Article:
Two Steps Forward, a Giant Step Back

Photo credit:  crayola.com

Photo credit: crayola.com

September in Rioja is usually the time when the region slowly returns to life and begins to prepare for the grape harvest after the August holidays. But this year it awoke with a start. The Agency for Information and Foodstuff Control, a government body created to improve transparency in transactions between producers and sellers of foodstuffs, dropped a bomb on Rioja wineries with a law obliging them to pay grape growers 30 days after delivery of grapes or face fines of up to 100,000 euros per transaction. The Agency confirmed that grapes were defined as perishable goods in contracts between wineries and farmers and subject to the 30 day- payment rule. The Spanish Wine Federation protested but the Ministry of the Economy ratified the decision.

Luis Lecea, president of the Rioja Regulatory Council (Photo:  Tom Perry)

Luis Lecea, president of the Rioja Regulatory Council (Photo: Tom Perry)

Without this unfortunate news, all the players here had good reasons to be happy. Sales over the last 12 months had been about the same as in the previous 12 months and ex-cellars prices were stable. From the farmers’ point of view, the 2014 crop appeared to be abundant and several large purchases by wineries at 85 euro cents per kilo for red grapes and about one euro per kilo for white grapes exceeded expectations and not only covered their production costs but guaranteed them a healthy profit. By comparison, in the DE Cava in Catalonia, prices of white grapes are about 35 euro cents per kilo, in Valdepeñas, 24 cents, in La Mancha, 15 cents and Extremadura, 12 cents.

Until now, wineries, especially the big players, have enjoyed the upper hand in their relationships with farmers, dictating grape prices and payment terms. Farmers delivered their grapes on consignment and were forced to accept payment in six or more months’ time depending on uncertain market conditions such as ‘the average price of transactions by three cooperatives’. It was the perfect formula for strained relations.

The election of a farmer as the president of the Regulatory Council ushered in a new climate of compromise that produced an historic agreement: all grape transactions would be subject to written contracts between the parties and payment would take place at 90 days.

The Spanish Wine Federation asked the Agency if its decision excluded the possibility of partial, fixed payment at 30 days and a variable component depending on market conditions. The agency’s reply was that a variable component was possible as long as it was determined by verifiable criteria.

Given Spanish banks’ extreme reticence about loans or credit, this is not the best time to be the managing director or the finance director of a winery.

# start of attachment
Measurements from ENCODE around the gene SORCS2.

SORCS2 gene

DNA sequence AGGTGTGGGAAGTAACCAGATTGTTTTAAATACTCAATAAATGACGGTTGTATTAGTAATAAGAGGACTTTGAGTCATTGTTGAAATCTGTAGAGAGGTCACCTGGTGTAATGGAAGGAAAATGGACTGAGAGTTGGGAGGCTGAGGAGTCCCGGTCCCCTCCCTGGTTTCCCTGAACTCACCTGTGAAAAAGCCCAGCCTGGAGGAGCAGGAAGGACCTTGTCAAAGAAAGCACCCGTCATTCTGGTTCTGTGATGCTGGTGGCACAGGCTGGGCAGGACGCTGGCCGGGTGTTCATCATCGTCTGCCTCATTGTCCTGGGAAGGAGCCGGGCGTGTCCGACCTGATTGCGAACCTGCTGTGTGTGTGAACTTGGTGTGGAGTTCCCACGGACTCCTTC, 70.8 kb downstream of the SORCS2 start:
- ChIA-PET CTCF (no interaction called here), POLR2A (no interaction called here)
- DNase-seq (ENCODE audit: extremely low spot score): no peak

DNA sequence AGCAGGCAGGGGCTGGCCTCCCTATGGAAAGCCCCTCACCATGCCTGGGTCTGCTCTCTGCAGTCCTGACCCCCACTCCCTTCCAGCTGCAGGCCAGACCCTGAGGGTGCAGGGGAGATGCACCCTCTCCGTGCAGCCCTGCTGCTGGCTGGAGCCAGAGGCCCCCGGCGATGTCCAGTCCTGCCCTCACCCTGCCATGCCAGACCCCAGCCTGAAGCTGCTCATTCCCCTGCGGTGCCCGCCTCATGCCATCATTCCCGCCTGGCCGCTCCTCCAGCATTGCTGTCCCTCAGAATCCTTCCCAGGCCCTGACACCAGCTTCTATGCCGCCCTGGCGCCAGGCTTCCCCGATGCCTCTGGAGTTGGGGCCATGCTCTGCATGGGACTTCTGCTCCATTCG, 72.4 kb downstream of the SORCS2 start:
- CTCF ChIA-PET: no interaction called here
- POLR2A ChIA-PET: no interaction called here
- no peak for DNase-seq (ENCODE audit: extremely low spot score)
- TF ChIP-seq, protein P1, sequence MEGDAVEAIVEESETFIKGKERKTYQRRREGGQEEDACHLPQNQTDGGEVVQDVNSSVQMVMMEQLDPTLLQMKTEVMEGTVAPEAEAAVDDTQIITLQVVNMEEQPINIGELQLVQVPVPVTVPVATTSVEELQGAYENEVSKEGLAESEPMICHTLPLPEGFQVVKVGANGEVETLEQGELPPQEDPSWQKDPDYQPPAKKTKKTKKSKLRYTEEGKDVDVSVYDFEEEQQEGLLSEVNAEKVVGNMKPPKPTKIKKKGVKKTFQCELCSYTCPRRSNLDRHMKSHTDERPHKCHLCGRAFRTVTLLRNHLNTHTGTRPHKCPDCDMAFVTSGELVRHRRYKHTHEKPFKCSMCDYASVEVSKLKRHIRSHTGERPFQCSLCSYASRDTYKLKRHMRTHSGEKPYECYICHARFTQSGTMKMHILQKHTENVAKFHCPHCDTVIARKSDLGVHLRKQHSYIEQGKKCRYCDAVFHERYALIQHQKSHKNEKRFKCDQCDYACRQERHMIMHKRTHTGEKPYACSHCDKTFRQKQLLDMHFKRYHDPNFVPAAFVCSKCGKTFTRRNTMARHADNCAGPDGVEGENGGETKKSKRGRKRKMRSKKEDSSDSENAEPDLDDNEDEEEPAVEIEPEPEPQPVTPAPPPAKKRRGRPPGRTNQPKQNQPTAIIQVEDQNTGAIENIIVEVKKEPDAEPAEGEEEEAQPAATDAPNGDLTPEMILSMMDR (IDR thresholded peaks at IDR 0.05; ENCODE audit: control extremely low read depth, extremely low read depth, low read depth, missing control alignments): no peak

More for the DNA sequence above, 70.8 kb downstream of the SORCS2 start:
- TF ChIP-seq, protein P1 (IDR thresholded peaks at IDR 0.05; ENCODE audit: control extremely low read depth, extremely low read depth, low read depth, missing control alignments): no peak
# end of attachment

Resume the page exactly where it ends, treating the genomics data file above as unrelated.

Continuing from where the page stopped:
My good friend Casimiro Somalo, a journalist specializing in wine and agriculture, made an interesting comment the other day on his Facebook page (translation mine):

“There are things I don’t understand and never will. That the government has mandated a deadline for the wineries to pay for grapes seems surreal and like Soviet intervention. This is no excuse to break free market rules, not in the wine trade or anywhere else. I’d like to hear the Ministry’s lawyers explain how they allow the big supermarket chains to pay farmers whenever they please – a year or more? Let’s see if they explain that rights are individual and that we’re capable of signing a contract without rules governing how many hours of sleep we can get. And if this law is good for wine, why not for cereal grains, whose prices have been at rock bottom for years? This is beginning to look shameless.”

Casimiro Somalo (Photo:  Tom Perry)

Casimiro Somalo
(Photo: Tom Perry)

 

 

 

 

 

Advertisements

3 thoughts on “Two Steps Forward, a Giant Step Back

    • The wineries certainly can’t justify accepting the grapes without a price and certainly the farmers weren’t happy to wait six months to get paid. The agreement to subject all transactions to written contracts and 90 days’ payment seemed to be acceptable to all sides and then the government came along… Please see Rob’s comment on FB about the problems of having to pay for all of your raw material in the short term. That’s why I mentioned that I wouldn’t want to be a finance director at a winery!

Leave a Reply

Fill in your details below or click an icon to log in:

WordPress.com Logo

You are commenting using your WordPress.com account. Log Out / Change )

Twitter picture

You are commenting using your Twitter account. Log Out / Change )

Facebook photo

You are commenting using your Facebook account. Log Out / Change )

Google+ photo

You are commenting using your Google+ account. Log Out / Change )

Connecting to %s